(Antiarrhythmics are the drugs that affect the action potential of cardiac cells and are used to treat arrhythmias and restore normal rate and rhythm.)
Antiarrhythmics affect the action potential of the cardiac cells by altering their automaticity, conductivity, or both. Because of this effect, antiarrhythmic drugs can also produce new arrhythmias—that is, they are proarrhythmic. Antiarrhythmics are used in emergency situations when the hemodynamics arising from the patient’s arrhythmia are severe and could potentially be fatal.
Most antiarrhythmics can aggravate existing arrhythmias or cause new ones. They also may produce CNS disturbances, such as dizziness or fatigue; GI problems, such as nausea, vomiting, or altered bowel elimination; hypersensitivity reactions; and hypotension. Some antiarrhythmics may worsen heart failure. Class II drugs may cause bronchoconstriction.
Life-threatening recurrent ventricular fibrillation or recurrent hemodynamically unstable ventricular tachycardia unresponsive to adequate doses of other antiarrhythmics or when alternative drugs can’t be tolerated.
Effects result from blockade of potassium chloride leading to a prolongation of action potential
• CNS: fatigue, malaise, tremor
• CV: hypotension, bradycardia, arrhythmias, heart failure, heart block, sinus arrest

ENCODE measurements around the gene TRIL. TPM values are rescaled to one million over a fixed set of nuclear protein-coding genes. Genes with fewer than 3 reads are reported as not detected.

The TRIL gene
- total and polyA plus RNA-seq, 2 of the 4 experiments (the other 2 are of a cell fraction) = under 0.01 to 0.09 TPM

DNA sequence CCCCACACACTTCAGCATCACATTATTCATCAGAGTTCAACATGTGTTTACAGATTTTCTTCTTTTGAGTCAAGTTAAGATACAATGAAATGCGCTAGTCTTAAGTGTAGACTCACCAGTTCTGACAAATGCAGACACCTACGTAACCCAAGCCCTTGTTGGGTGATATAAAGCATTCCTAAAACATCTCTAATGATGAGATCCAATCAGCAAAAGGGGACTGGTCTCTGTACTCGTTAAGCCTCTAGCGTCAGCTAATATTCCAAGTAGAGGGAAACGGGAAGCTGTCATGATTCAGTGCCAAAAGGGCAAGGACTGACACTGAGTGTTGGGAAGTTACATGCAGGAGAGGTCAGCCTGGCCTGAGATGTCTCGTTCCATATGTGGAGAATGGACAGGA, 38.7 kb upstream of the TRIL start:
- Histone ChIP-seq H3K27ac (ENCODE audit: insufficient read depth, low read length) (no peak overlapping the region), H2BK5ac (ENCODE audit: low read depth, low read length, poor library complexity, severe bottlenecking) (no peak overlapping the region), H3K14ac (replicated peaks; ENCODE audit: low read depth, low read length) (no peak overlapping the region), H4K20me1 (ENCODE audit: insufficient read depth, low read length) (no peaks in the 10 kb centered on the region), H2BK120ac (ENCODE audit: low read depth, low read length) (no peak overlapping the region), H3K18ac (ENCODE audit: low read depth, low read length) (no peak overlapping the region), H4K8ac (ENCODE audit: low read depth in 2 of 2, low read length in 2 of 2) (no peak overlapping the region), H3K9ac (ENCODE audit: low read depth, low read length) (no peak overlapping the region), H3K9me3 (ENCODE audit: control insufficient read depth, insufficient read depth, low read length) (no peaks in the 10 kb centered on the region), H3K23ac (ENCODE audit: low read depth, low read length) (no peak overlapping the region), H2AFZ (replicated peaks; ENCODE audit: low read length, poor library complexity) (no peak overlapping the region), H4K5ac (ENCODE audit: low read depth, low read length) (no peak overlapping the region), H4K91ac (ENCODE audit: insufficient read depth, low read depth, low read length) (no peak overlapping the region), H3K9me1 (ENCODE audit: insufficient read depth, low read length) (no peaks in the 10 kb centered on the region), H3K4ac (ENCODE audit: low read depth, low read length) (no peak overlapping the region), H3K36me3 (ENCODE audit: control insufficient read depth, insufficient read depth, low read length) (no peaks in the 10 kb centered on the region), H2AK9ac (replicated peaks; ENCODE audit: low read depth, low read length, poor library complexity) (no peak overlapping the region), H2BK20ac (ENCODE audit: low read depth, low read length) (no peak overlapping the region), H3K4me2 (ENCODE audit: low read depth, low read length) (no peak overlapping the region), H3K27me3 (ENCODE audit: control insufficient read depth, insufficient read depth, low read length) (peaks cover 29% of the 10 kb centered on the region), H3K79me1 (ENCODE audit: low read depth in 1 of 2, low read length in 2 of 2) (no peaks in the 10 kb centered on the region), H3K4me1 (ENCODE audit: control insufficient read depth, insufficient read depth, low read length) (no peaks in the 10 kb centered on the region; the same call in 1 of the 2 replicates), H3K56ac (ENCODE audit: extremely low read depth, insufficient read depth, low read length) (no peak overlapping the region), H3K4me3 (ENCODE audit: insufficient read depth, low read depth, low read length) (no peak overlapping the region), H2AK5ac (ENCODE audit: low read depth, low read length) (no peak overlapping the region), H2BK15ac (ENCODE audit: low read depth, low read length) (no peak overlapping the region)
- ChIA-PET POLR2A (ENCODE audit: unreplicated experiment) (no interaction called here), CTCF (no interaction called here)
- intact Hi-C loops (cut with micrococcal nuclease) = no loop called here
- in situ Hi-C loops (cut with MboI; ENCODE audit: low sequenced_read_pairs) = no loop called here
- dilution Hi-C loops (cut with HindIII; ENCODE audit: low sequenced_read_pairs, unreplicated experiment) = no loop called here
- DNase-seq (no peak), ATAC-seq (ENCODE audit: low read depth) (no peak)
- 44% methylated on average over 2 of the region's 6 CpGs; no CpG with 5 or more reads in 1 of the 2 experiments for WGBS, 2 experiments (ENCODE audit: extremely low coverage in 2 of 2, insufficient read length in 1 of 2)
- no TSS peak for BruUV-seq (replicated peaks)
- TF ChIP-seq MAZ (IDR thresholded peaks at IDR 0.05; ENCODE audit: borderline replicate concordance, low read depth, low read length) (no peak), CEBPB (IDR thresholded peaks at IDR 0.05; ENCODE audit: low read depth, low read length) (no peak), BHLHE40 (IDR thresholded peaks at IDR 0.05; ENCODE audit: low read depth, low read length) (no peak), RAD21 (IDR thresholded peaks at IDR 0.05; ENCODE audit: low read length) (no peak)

• EENT: asymptomatic corneal microdeposits, visual disturbances
• GI: nausea, vomiting
• Hematologic: coagulation abnormalities
• Hepatic: hepatic failure, hepatic dysfunction
• Metabolic: hypothyroidism, hyperthyroidism
• Respiratory: acute respiratory distress syndrome, severe pulmonary toxicity
• Skin: photosensitivity, blue-gray skin
2: Flecainide acetate
• Prevention of paroxysmal supraventricular tachycardia in patients without structural heart disease
• Life-threatening ventricular arrhythmias.
A class IC antiarrhythmic that decreases excitability, conduction velocity, and automaticity by slowing atrial, AV node, His-Purkinje system, and intraventricular conduction; prolongs refractory periods in these tissues.
• CNS: dizziness, headache, light-headedness
• CV: new or worsened arrhythmias
• EENT: blurred vision and other visual disturbances
• GI: nausea, constipation, abdominal pain, vomiting, diarrhea
• Respiratory: dyspnea
Ventricular arrhythmias caused by MI, cardiac manipulation, or cardiac glycosides
A class IB antiarrhythmic that decreases the depolarization, automaticity, and excitability in the ventricles during the diastolic phase by direct action on the tissues, especially the Purkinje network.
• CNS: confusion, tremor, stupor, restlessness, light-headedness, seizures, muscle twitching
• CV: hypotension, bradycardia, new or worsened arrhythmias, cardiac arrest
• EENT: tinnitus, blurred or double vision
• Respiratory: respiratory depression and arrest
• Other: anaphylaxis